Stand up every 30 minutes, put your hands in the small of your back and lean backwards 10 times. Then perform 10 chair squats and drink some water. Set your cell phone to remind you. For those of you who say you don’t have time; this takes less than 60 seconds. I timed it.
Fact: a one hour workout is only 4% of your day. 30 minutes is only 2% of your day. No excuses
- Calcif Tissue Int. 2011 Feb;88(2):117-29. Epub 2010 Nov 27. Multicomponent training program with weight-bearing exercises elicits favorable bone density, muscle strength, and balance adaptations in older women. Marques EA, Mota J, Machado L, Sousa F, Coelho M, Moreira P, Carvalho J.
- Aging Clin Exp Res. 2010 Apr;22(2):116-22. Epub 2009 Nov 6. Effectiveness of exercise in the treatment of lumbar spinal stenosis, knee osteoarthritis, and osteoporosis. Iwamoto J, Sato Y, Takeda T, Matsumoto H.
- Arthritis Foundation. 2011 Exercise reverses aging in muscle. Simon Melov, PhD, and Mark Tarnopolsky, MD, PhD
- Barzel US, Massey L. “Excess Dietary Protein Can Adversely Affect Bone.” J Nutr. June 1998 vol. 128 no 6 pp1051-1053
- Wachsman, A and Bernstein DS. “Diet and Osteoporosis.” Lancet May 4, 1968 (1968):958-959
- Margen S, Chu J-Y, Kaufman NA, et al. “Studies in calcium metabolism. I. The calciuretic effect of dietary protein. “ Am J Clin Nutr 27 (1974)L584-589
- Yuan Y, Chen X, Zhang L, Wu J, Guo J, Zou D, Chen B, Sun Z, Shen C, Zou J.Prog Biophys Mol Biol. 2015 Nov 30. pii: S0079-6107(15)00228-X. doi: 10.1016/j.pbiomolbio.2015.11.005.
- The roles of exercise in bone remodeling and in prevention and treatment of osteoporosis.
- Berchtold, NC., Kesslak, JP. & Cotman, CW. Hippocampal Brain–Derived Neurotrophic Factor Gene Regulation by Exercise and the Medial Septum. Journal of Neuroscience Research. 2002, 68:511-521.
- Van der Ploeg HP, Chey T, Korda RJ, Banks E, Bauman A. Sitting Time and All-Cause Mortality Risk in 222 497 Australian Adults. Arch Intern Med. 2012;172(6):494–500. doi:10.1001/archinternmed.2011.2174
- Rebecca Seguin, PhD, CSCS, et al. Sedentary Behavior and Mortality in Older Women. AJPM: Volume 46, ISSUE 2, P122-135, February 01, 2014. DOI:https://doi.org/10.1016/j.amepre.2013.10.021
Drink 4 ounces of water every ½ hour for 3 days in a row. More if you carry excess weight. Divide the number of ounces you require by 16 and drink that amount every ½ hour. Once accomplished, mark this lesson complete.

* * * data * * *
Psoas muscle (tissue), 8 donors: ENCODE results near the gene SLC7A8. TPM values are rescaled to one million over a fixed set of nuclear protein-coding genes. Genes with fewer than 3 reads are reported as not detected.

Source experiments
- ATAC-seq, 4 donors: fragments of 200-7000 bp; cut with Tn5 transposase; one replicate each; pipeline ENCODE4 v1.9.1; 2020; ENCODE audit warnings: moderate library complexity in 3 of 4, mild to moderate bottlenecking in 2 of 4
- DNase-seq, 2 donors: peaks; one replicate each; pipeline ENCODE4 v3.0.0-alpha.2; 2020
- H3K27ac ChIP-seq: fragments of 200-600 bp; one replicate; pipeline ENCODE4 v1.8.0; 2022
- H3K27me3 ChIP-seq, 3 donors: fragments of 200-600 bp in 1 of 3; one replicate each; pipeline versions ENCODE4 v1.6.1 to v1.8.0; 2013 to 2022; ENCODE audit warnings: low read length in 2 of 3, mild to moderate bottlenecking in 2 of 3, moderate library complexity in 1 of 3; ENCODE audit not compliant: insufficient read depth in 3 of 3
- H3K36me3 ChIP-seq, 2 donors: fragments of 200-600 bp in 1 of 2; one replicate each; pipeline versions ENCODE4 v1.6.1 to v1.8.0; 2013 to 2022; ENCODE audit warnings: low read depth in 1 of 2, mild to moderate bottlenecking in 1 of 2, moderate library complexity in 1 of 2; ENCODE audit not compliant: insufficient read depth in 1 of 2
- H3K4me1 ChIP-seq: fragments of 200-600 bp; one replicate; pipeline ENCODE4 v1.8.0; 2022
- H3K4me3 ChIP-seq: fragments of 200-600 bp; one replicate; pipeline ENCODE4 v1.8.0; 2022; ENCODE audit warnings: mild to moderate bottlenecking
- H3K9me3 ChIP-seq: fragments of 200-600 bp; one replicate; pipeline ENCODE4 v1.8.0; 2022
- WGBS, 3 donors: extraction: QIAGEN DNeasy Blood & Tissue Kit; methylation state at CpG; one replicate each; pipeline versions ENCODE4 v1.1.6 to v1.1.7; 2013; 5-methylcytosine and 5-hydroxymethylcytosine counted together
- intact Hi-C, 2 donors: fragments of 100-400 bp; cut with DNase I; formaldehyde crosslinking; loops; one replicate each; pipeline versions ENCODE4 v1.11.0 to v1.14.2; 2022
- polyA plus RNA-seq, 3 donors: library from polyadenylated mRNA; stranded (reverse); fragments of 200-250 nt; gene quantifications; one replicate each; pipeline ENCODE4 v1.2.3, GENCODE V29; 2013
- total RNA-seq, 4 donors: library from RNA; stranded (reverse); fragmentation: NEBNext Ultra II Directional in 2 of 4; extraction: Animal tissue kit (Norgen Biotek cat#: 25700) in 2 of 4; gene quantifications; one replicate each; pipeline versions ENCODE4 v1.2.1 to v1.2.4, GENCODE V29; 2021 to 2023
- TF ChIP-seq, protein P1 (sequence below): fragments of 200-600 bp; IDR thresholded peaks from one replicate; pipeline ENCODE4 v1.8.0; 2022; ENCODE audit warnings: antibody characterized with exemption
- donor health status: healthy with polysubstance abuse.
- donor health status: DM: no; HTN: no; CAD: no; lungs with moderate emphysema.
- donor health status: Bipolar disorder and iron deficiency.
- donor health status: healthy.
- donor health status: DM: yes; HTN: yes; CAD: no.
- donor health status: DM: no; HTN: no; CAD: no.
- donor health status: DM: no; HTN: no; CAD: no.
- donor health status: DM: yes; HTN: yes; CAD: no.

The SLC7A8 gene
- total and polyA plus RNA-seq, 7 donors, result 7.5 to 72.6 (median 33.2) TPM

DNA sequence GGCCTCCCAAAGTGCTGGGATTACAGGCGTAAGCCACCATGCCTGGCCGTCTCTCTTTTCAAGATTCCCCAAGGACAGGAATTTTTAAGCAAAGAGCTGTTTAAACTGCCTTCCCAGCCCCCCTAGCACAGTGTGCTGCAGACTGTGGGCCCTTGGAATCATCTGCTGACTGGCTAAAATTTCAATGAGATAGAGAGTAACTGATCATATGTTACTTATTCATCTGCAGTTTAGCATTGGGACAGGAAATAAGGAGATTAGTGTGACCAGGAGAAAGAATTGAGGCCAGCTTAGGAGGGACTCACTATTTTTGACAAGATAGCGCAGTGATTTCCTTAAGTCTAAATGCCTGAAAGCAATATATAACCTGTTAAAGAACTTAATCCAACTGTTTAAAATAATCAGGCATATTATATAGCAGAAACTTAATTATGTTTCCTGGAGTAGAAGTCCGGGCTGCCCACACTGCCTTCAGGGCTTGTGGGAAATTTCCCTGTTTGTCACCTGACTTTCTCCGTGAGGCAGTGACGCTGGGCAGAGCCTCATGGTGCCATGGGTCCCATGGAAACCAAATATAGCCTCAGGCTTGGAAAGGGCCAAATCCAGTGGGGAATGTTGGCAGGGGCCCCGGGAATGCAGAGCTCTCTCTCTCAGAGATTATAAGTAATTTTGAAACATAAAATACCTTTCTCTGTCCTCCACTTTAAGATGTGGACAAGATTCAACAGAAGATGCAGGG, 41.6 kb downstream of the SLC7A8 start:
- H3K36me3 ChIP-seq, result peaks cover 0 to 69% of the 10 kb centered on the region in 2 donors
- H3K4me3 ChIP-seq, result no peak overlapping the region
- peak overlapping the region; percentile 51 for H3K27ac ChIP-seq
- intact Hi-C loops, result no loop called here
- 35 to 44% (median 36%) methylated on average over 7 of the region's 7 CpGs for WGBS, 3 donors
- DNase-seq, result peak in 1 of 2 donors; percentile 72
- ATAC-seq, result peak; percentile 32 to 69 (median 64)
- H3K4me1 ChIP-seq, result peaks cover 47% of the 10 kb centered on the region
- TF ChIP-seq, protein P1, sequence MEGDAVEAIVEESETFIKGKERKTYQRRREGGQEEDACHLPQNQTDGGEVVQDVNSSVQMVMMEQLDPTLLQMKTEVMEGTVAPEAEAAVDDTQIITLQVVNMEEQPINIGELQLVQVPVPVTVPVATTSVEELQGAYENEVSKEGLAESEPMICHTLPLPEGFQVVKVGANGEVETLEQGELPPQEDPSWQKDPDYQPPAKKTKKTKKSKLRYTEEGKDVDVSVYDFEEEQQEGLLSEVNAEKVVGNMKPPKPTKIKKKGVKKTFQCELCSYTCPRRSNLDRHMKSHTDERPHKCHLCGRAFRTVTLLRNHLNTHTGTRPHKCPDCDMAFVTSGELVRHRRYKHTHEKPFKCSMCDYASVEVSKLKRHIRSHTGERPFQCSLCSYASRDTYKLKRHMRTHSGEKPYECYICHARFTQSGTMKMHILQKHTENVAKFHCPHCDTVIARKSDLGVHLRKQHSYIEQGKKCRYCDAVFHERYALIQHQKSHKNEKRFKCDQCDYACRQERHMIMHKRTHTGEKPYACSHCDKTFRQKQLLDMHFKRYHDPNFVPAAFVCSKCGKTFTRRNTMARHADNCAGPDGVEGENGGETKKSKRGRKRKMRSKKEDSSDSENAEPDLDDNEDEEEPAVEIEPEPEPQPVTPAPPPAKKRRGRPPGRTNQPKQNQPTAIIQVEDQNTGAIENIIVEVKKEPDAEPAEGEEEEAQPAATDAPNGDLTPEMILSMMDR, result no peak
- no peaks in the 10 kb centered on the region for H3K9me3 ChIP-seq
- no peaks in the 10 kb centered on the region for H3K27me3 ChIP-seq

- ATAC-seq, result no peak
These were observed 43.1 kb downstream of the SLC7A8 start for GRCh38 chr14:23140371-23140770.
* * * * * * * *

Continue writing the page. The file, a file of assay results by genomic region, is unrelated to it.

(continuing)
Mark this lesson complete once you have a full week of written assessments of your daily energy levels and water intake.
Download a phone app for drinking water and use it to track water consumption consistently for two weeks in order to mark this lesson complete.
Track your water intake and mark this lesson complete once you have drunk 8 ounces of water upon waking every morning for two weeks.
Once you have replaced caffeinated and alcoholic beverages with filtered water for an entire week, mark this lesson complete.
Feel free to mark this task as complete once you have successfully determined your ideal water intake for your weight.
Example: Body weight 200 pounds = 100 ounces of water daily
Water and your Skin
I thought I would start on the outside and work my way into the body as I would guess that you care about how you look. We all do. If you have skin issues, they can be greatly improved by drinking enough water. Yes, that’s right! No matter your skin issues (acne, eczema, psoriasis, even wrinkles) you will see positive results from drinking more water. Take a sip right now (I just did) and continue reading.
Did you know that your skin is 90% water? Knowing that one simple fact makes it a no brainer to understand how important water is for your skin.
Drinking water in adequate amounts is necessary to flush out toxins from the body via the excretory system. I will discuss water and the kidneys in just a little bit. When you do not have enough water flowing through your body, these toxins can build up in your body and escape through skin pores. This contributes to acne; therefore, when you flush your body internally with enough water, acne breakouts are less likely to occur from toxins released through the skin. The symptoms of eczema and psoriasis can be improved as well. You may even see that proper water intake will help eliminate sunken eyes and circles under the eyes.
Another benefit to your skin from drinking water is to carry nutrients into the cells of the body. Skin cells need nutrients to function properly and efficiently.
Water and your Weight
Believe it or not, not drinking enough water can sabotage your weight management goals. Many problems of weight control can be improved by increasing your water intake. The first thing to consider is that you may be retaining fluid if you are not drinking enough water. When your body is deprived of water (drinking caffeine and alcohol will dehydrate you) it holds on fiercely to every tiny drop it does get. You may get slightly swollen and puffy. What you think of as excess weight may not be body fat but retained fluid if you are not drinking enough water!